Chelsea's full accounts for their Premier League title-winning 2014/15 season have been lodged with Companies House, providing fans with a more detailed picture of the financial workings behind the scenes at Stamford Bridge.
Here's seven things you need to know:
1. Wage bill tops Premier League rivals
Chelsea's wage bill – including both player and staff costs – rose by £25m to £215.6m last season, making it the most expensive in the league.
The unrivalled salary costs helped the Blues secure their fourth league title of the Roman Abramovich era, with only Manchester United spending more than £200m on wages.
2. But squad valuation also lowered
Yet the club's own valuation of its playing squad dropped slightly from £349.7m to £353m despite the increase in playing staff, managers and coaches from 89 to 92 – perhaps due to the sale of high-profile players such as Andre Schurrle and Romelu Lukaku.
3. Turnover also down
A new £40m-per-season shirt sponsorship deal with Yokohama Tyres could help lift turnover back to record levels next season.
4. FFP regulations met – club even hires people to ensure compliance
The Blues acknowledge that Uefa's financial fair play rules pose "a significant challenge" and have even taken steps to create roles for staff whose responsibility it is to monitor the regulatory environment and ensure the club is compliant.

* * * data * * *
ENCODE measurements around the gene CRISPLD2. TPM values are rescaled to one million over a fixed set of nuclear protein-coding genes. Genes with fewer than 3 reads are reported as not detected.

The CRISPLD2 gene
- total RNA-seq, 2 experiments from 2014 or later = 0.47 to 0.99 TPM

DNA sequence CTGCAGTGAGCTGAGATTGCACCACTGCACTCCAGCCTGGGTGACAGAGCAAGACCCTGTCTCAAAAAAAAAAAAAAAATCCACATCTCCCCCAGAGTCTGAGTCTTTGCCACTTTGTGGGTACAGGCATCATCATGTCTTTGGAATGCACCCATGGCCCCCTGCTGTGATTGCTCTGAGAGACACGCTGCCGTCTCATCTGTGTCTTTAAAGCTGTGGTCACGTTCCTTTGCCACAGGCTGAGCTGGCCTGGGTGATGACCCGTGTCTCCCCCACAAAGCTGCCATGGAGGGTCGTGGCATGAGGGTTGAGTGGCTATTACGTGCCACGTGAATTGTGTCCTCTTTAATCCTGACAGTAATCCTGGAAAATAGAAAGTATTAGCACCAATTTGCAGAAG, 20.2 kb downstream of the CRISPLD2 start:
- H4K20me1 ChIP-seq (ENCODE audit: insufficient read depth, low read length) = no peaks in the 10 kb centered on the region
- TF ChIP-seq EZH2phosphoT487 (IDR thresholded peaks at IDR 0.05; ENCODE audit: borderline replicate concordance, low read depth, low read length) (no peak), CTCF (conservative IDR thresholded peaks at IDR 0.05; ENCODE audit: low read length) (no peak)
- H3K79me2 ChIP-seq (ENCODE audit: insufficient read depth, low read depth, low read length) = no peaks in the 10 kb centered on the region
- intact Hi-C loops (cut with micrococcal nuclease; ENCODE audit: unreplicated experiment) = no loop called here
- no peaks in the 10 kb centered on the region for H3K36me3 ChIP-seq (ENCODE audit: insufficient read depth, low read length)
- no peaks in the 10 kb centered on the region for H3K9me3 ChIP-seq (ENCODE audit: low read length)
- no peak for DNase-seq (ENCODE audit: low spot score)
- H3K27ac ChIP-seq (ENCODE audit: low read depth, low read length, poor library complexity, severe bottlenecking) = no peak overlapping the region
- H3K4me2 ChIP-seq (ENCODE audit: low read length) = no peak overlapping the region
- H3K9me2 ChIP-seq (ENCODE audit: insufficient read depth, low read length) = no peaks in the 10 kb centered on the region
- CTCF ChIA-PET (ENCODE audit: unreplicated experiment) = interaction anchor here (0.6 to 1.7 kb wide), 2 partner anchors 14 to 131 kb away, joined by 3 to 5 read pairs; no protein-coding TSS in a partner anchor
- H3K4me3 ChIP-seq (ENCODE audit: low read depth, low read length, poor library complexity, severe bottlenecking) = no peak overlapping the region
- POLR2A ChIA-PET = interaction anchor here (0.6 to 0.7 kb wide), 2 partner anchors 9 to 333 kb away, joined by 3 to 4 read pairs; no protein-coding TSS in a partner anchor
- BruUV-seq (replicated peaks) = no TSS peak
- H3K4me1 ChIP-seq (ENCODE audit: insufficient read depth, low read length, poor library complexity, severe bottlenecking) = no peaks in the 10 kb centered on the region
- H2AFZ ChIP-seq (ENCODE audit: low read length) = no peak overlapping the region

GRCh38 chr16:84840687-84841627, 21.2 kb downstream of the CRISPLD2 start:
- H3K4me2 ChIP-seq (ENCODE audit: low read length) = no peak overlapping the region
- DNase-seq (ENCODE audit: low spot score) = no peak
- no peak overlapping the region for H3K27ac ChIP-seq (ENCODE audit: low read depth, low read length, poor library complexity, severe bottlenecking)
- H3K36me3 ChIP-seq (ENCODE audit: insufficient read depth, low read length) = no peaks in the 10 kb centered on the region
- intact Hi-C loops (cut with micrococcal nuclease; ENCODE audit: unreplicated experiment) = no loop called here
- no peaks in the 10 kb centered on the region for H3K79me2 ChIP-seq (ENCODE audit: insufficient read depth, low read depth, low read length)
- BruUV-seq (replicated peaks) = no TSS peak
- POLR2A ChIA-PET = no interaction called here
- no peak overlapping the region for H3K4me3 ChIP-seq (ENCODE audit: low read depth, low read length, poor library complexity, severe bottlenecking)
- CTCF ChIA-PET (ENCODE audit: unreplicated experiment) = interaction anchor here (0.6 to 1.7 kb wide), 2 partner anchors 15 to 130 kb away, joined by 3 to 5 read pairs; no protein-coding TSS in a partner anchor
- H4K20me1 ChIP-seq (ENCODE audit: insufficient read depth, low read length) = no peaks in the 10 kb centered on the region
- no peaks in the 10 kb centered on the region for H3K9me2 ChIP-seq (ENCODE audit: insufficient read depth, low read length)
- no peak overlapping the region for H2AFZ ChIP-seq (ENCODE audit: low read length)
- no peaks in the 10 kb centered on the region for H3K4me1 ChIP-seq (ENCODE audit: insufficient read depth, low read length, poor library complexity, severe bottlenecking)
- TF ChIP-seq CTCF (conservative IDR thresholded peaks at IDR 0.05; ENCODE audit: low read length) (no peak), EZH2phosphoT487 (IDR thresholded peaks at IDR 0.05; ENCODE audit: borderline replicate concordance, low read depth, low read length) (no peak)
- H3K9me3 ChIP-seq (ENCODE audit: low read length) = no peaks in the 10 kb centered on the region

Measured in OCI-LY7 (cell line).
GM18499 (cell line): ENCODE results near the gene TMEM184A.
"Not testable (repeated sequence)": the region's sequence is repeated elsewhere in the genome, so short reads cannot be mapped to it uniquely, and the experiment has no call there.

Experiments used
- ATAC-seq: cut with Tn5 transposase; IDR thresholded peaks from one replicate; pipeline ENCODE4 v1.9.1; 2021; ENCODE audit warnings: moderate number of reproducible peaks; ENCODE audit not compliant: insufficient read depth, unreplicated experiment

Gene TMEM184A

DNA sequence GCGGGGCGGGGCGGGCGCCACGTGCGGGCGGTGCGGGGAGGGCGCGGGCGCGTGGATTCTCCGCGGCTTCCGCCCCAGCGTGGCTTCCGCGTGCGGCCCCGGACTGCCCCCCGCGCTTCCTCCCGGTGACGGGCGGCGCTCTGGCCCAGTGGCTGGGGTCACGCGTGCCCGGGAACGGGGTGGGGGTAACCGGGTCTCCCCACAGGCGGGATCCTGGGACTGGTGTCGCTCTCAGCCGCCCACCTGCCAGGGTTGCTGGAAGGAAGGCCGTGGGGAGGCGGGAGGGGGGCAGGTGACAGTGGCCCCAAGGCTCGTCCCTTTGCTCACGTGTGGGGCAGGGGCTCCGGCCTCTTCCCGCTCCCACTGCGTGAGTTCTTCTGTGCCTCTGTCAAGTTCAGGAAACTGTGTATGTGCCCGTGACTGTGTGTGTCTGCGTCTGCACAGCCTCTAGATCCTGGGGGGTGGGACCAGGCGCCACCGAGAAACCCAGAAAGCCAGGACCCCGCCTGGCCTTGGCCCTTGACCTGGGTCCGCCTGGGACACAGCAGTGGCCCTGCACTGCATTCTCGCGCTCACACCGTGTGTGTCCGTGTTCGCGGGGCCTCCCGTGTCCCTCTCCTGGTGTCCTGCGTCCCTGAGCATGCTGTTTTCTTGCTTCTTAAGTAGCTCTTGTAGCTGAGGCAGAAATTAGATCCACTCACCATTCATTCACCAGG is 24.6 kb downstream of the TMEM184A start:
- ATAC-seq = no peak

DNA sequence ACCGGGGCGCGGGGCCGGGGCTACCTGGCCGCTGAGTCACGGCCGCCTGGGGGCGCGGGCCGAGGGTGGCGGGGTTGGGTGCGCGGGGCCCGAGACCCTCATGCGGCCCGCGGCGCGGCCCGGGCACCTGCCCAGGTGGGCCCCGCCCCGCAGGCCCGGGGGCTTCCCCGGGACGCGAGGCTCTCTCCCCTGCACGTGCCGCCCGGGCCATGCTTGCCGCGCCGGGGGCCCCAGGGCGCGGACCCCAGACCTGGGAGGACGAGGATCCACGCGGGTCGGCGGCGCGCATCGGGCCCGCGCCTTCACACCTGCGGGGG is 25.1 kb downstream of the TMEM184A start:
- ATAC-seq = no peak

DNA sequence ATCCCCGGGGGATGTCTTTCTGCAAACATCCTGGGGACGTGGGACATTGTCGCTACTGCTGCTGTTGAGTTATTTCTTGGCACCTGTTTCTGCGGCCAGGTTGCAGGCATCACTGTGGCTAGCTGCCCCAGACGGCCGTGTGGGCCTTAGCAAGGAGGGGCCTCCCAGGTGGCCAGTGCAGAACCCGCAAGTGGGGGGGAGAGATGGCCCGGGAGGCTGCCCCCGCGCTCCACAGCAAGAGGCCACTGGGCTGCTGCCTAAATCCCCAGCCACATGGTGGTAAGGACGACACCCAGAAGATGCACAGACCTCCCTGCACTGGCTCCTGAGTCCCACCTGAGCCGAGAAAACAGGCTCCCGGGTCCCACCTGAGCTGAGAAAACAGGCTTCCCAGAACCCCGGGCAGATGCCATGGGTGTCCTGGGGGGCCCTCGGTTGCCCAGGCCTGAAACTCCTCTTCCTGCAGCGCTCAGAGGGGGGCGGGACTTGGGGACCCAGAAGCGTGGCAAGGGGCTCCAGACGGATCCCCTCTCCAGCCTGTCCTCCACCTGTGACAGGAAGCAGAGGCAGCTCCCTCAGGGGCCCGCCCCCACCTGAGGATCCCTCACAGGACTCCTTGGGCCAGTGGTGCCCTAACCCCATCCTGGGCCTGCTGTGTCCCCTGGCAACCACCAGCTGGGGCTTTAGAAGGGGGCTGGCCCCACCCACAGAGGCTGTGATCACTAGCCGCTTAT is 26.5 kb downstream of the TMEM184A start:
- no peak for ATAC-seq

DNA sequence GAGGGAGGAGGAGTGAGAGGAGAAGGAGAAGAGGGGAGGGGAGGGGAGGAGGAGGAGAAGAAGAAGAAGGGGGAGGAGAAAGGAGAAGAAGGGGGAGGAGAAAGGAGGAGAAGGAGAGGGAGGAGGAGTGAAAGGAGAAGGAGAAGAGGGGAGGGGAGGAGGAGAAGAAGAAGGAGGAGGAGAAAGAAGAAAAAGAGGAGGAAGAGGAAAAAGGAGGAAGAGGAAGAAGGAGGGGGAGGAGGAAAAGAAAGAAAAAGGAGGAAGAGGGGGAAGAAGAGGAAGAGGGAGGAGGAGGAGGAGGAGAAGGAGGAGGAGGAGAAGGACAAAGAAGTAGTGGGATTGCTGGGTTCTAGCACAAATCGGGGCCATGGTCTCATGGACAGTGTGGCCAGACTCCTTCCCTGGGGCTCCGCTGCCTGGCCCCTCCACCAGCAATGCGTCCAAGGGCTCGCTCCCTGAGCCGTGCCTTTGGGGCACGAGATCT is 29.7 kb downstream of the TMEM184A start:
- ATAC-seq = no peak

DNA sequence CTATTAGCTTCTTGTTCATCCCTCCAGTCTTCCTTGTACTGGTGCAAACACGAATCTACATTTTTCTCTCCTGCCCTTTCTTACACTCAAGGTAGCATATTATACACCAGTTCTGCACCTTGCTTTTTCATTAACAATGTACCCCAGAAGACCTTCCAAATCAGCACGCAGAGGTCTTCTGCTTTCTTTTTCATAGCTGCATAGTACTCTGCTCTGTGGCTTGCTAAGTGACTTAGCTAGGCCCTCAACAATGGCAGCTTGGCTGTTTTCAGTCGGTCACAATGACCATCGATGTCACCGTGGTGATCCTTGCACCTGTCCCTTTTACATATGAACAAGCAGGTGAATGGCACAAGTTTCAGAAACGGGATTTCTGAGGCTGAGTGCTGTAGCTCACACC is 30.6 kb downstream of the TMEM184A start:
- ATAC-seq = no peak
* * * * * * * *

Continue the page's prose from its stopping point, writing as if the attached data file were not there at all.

Yet despite making a loss Chelsea have previously stated that they comfortably met Uefa FFP regulation which limited a club's losses to €30m (£21m) for the three-year cycle that ended last season.
5. Roman Abramovich's funding decreased
Chelsea admit that they continue to be reliant on funding from owner/benefactor Abramovich's Fordstam Limited company – which dropped from £57m to £46.7m last season.
In the two years since he injected £75m into the club, Abramovich's funding has fallen by a third.
Nevertheless, fans can be assured that the club has "received confirmation from its parent undertaking that sufficient funds will be provided to finance the business for the foreseeable future".
6. Income "dependent on the performance of the first team"
In explanation of where Chelsea derive most of their commercial income, the club's accounts state it is dependent on "the performance of the first team and its appeal to football supporters".
Hardly revelatory, yet perhaps when finance director Chris Alexander wrote the words on October 8 last year he would not have anticipated how relevant such warnings could appear to be in 2016.
Furthermore, as well as a potential drop in commercial and broadcasting revenue caused by Chelsea's nightmare season – the club could also be further hampered by compensation to former manager Jose Mourinho and a drop in Champions League and Premier League prize money.
7. Player sales helped fund title push
The aforementioned departures of Lukaku and Schurrle to Everton and Wolfsburg respectively – plus the not inconsiderable sums raised by the sale of Ryan Bertrand to Southampton and Thorgan Hazard to Borussia Monchengladbach helped Chelsea make a profit of £42m on player trading in the financial year.
Clauses triggered in player sales from previous years also saw the club pocket £5.7m.